Level up your PostgreSQL Skill with Lateral Joins

PostgreSQL’s lateral joins have a lot of uses. One of my favorites is the ability to reuse calculations in a query.

Before I discovered lateral joins, I would either copy calculations throughout the query or use subqueries. Neither of these approaches is ideal because they make the query much more difficult to read—and nearly impossible to update and maintain. Additionally, the query is inefficient, because it performs the calculations more than once. Read more on Level up your PostgreSQL Skill with Lateral Joins…

Timing Your Queries in Knex.js for Node.js

While developing web applications, I keep a close eye on performance issues, particularly in database queries. In my latest project, I’ve been using Knex.js, a SQL query builder for Node.js.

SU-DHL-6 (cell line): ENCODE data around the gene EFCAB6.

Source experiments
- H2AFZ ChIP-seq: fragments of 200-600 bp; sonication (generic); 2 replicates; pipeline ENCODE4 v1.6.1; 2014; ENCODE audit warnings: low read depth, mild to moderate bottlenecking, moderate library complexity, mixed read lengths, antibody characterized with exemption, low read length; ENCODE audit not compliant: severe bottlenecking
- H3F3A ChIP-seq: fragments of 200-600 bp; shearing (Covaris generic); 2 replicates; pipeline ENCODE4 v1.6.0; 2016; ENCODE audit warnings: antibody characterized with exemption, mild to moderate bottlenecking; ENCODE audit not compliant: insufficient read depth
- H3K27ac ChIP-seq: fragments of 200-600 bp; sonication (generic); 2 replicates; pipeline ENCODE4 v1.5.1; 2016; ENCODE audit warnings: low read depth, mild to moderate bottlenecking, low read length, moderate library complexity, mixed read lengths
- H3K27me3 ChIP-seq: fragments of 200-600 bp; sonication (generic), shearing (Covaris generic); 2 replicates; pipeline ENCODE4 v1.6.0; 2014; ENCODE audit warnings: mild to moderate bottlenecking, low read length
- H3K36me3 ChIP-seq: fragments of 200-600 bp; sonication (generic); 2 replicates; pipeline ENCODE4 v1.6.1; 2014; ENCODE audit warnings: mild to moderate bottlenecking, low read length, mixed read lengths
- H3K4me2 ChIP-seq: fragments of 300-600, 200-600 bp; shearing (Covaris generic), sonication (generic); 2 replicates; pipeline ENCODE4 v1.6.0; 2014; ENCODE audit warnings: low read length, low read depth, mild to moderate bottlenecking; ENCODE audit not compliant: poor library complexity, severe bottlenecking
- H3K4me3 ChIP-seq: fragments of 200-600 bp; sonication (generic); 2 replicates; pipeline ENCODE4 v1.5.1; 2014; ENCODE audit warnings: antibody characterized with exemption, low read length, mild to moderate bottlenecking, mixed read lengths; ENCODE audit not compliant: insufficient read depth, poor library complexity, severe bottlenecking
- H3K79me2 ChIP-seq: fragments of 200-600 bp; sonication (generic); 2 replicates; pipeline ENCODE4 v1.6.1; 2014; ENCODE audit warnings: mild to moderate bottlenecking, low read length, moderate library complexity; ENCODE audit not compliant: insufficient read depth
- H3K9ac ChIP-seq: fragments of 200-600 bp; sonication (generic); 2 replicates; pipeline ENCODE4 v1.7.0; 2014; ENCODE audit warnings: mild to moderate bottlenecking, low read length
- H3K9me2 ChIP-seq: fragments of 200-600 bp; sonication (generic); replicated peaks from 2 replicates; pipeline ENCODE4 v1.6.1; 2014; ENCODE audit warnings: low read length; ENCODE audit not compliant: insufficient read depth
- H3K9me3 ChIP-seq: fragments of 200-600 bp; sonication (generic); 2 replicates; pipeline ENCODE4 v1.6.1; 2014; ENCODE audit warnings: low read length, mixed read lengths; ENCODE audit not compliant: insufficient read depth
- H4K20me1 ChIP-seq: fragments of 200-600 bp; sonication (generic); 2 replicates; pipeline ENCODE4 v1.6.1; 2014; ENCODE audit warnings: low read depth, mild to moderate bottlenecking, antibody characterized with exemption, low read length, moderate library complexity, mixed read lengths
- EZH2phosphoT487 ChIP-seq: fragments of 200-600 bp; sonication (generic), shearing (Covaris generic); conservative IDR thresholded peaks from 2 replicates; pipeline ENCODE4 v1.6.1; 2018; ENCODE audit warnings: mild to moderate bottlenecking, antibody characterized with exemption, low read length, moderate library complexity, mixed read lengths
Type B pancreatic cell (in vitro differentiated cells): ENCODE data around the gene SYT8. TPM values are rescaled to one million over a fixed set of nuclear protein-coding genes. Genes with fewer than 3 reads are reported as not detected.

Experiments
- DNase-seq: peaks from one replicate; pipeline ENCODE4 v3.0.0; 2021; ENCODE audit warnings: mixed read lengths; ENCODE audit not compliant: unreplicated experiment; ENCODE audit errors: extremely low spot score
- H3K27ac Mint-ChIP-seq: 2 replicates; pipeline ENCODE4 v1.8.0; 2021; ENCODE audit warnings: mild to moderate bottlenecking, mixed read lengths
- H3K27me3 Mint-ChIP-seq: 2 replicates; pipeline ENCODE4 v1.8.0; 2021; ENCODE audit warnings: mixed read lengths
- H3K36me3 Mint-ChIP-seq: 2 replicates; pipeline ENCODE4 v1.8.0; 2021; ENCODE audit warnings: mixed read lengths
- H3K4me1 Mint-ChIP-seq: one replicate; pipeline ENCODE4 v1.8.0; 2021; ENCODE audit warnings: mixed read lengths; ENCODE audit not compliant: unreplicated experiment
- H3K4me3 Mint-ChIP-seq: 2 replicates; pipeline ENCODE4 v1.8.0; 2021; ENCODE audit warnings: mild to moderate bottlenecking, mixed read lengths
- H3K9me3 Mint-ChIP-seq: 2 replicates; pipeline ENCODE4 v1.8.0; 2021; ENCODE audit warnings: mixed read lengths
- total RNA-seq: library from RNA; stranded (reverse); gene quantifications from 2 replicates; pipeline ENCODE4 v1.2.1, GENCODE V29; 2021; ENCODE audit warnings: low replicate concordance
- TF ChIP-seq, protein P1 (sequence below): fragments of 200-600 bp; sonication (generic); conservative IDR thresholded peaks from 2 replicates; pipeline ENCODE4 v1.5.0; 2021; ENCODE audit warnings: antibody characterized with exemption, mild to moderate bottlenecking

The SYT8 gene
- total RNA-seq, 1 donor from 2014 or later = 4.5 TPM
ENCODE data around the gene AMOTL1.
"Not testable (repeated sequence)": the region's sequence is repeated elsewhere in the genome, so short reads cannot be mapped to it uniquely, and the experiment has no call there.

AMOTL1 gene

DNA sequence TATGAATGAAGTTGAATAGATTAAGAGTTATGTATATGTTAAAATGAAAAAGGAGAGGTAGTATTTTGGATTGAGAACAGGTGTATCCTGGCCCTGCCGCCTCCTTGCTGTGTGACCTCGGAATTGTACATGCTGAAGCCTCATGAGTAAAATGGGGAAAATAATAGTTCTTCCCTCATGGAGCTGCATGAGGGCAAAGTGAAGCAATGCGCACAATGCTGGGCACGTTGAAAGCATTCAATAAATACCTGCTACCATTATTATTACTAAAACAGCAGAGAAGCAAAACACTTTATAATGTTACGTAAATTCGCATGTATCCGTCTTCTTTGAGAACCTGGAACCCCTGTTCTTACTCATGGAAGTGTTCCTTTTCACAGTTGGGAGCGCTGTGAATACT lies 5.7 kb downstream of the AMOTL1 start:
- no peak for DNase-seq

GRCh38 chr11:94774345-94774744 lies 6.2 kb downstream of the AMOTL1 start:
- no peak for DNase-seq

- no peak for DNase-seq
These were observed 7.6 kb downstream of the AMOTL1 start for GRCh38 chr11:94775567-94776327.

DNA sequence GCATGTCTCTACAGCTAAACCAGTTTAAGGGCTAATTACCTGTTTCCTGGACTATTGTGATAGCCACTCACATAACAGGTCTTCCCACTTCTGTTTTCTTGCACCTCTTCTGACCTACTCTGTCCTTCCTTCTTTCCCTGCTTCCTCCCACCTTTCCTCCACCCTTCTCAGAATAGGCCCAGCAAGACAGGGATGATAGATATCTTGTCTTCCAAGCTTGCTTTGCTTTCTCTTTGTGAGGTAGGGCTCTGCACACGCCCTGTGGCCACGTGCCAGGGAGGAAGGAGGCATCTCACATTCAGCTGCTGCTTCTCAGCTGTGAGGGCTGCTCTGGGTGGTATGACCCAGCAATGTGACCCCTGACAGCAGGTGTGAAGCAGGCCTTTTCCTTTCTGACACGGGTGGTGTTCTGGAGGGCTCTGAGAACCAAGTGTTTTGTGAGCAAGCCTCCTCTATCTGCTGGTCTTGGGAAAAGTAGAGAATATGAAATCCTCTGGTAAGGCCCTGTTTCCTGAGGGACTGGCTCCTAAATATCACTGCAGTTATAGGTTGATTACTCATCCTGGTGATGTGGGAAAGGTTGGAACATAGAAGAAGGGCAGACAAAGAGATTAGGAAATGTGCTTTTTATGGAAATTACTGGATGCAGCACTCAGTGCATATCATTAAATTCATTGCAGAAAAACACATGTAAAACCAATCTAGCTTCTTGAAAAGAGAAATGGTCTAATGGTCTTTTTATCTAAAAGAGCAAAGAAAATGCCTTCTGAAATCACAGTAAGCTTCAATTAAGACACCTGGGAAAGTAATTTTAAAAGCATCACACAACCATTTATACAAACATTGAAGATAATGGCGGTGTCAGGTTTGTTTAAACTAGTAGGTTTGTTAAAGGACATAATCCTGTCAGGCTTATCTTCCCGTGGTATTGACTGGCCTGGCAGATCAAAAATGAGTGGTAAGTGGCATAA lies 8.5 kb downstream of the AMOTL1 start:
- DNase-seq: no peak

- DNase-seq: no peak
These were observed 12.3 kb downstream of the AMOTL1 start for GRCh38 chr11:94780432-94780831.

I developed a method of logging the queries executed by Knex.js as well as the execution times for each query. This method can be applied to nearly any application that uses Knex.js, and it uses a few features of Knex.js that I didn’t notice immediately, so I thought I’d share this small but useful bit of code.
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Using ActiveRecord to Abstract “Greatest N Per Group” Queries

Some database-related projects require access to information based around maximum and minimum values. Recently, I was trying to figure out the best way to perform a “greatest N per group” query in an ActiveRecord model with a SQL database backend. Eventually, I settled on the SQL proposed by Bill Karwin on StackOverflow. Once I had the SQL, I worked it into a form that fit my needs and moved it into my ActiveRecord model.

My approach allowed me to specify the group based on a set of columns and to abstract the required join logic behind an ActiveRecord scope. The following gist is a complete script that demonstrates the approach.

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